Scott Morrison has said it's time for state governments to "step back" and allow Australians to "take their life back".
Speaking at the Tooheys brewery in Sydney on Thursday, the prime minister praised Aussies for their hard work "leading us through this pandemic".
Mr Morrison called for state premiers to allow people to "move forward" — whether they were vaccinated or not — and drop vaccine mandates once 80 per cent of the eligible population were fully vaccinated.
"But now it's time for governments to step back and for Australians to take their life back and for Australians to be able to move forward with the freedoms that should be this," he said.
The prime minister said except for "specific circumstances", "we aren’t in favour of mandatory vaccines imposed by the government".
NSW will drop vaccine passports on December 15, while Queensland will introduce them to enter hospitality venues on December 17.
'Not in favour of mandatory vaccines imposed by the government'
The prime minister said it was time for state governments to allow people to make their own choices.
“Over the last couple of years, governments have been telling Australians what to do,” Mr Morrison said.
“Now there has been a need for that as we have gone through the pandemic, but the time is now to start rolling all of that back.
“We now have one of the highest vaccination rates in the world, we have one of the strongest economies to come through the pandemic and we have one of the lowest fatality rates from Covid in the world."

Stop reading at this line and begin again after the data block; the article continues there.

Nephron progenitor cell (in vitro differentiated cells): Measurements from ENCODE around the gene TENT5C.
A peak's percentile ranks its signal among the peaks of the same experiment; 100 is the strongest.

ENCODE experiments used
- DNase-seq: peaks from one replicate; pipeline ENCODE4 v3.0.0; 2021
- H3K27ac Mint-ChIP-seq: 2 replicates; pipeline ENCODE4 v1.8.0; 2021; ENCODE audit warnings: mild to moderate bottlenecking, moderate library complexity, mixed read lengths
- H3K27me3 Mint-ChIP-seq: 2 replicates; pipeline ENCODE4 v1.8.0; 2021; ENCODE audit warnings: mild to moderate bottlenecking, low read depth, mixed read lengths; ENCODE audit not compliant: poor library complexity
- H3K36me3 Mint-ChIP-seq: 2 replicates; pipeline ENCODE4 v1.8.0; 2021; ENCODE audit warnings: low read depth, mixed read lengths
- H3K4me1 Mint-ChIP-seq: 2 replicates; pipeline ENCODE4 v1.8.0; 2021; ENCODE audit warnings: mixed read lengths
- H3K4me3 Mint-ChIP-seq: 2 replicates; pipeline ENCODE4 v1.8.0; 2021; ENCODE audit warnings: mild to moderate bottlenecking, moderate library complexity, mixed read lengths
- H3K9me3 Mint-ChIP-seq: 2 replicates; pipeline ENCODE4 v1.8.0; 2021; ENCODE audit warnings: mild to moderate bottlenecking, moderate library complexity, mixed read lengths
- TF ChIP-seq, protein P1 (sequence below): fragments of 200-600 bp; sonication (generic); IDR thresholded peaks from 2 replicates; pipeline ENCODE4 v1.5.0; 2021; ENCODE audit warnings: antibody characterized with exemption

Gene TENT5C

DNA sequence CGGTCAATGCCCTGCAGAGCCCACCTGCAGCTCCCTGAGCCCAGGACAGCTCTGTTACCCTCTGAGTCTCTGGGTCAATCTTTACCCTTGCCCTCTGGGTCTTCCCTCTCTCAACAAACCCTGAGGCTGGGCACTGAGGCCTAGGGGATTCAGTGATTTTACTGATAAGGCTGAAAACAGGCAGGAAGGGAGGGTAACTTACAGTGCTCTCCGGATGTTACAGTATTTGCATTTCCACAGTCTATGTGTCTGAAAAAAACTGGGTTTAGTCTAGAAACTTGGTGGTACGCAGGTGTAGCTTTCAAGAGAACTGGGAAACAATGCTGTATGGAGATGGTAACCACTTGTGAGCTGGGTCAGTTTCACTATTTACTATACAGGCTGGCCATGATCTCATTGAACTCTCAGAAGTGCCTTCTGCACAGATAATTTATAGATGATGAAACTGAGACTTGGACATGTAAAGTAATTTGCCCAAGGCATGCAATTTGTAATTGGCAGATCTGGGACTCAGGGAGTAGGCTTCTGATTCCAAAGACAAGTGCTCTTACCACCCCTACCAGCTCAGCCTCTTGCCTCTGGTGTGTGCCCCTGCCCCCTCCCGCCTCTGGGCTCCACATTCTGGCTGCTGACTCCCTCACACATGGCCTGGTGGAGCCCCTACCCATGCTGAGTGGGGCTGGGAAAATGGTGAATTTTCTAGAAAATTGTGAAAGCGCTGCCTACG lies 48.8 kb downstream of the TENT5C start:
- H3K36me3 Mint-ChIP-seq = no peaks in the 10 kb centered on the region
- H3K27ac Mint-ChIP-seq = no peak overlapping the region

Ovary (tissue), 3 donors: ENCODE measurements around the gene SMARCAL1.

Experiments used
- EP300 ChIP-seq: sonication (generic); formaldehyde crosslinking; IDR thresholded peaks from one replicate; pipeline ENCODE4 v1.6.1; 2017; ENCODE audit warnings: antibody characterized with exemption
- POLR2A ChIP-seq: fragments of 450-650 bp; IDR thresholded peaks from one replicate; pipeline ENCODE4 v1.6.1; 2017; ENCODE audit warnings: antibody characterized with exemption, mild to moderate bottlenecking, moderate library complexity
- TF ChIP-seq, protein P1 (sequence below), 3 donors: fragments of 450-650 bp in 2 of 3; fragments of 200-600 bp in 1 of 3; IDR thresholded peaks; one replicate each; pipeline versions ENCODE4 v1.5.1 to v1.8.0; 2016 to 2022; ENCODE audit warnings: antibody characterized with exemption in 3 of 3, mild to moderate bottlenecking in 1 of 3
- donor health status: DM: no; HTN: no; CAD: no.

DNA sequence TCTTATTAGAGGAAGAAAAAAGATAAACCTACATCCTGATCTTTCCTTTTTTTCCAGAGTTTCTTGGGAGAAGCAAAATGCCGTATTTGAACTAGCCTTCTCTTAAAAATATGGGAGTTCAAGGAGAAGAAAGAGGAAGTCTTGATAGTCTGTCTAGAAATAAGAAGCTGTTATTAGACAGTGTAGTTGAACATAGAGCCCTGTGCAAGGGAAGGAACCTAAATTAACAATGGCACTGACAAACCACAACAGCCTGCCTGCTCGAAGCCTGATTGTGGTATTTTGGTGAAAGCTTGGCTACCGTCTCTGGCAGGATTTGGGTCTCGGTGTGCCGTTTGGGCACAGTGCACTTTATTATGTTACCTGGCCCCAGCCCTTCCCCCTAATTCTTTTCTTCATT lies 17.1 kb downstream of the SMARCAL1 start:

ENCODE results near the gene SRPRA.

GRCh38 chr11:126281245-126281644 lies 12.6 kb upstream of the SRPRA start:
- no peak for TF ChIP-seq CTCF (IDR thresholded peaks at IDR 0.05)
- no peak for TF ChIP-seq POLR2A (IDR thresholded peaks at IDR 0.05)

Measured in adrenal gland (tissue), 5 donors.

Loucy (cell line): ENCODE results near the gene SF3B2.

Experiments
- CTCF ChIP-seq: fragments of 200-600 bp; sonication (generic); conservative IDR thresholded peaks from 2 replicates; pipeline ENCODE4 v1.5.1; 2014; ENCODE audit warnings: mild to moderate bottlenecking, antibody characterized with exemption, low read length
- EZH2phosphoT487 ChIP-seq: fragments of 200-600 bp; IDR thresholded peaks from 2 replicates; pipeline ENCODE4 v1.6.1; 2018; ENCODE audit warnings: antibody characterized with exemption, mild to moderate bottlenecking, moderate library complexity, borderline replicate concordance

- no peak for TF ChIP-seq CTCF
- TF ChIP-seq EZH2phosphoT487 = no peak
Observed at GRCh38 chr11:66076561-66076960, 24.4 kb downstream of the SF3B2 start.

Mr Morrison said businesses could make their own choices about mandating vaccinations, but the government "aren't about telling Australians what to do".
"Vaccines are only mandatory in cases where you have health workers working with vulnerable people," he said.
The prime minister took a dig at Queensland Premier Annastacia Palaszczuk's vaccine mandates, saying everyone "should be able to go to a get a cup of coffee in Brisbane regardless of whether you’ve had a vaccine or not".
Scott Morrison condemns protesters
Demonstrators camped outside on the steps of state parliament overnight yelling "kill the bill" and "freedom", with videos and photos shared online showing an inflatable Daniel Andrews doll being strung up on the gallows as people cheered.
"Those threats and intimidation have no place in Australia, we are a simple and peaceful society," he said.
"We have disagreements, we don't handle them with violence.
"No matter how frustrated people might be, that is never the answer and there needs to be the respect shown in those debates that we have, there has to be an appropriate balance and stability."
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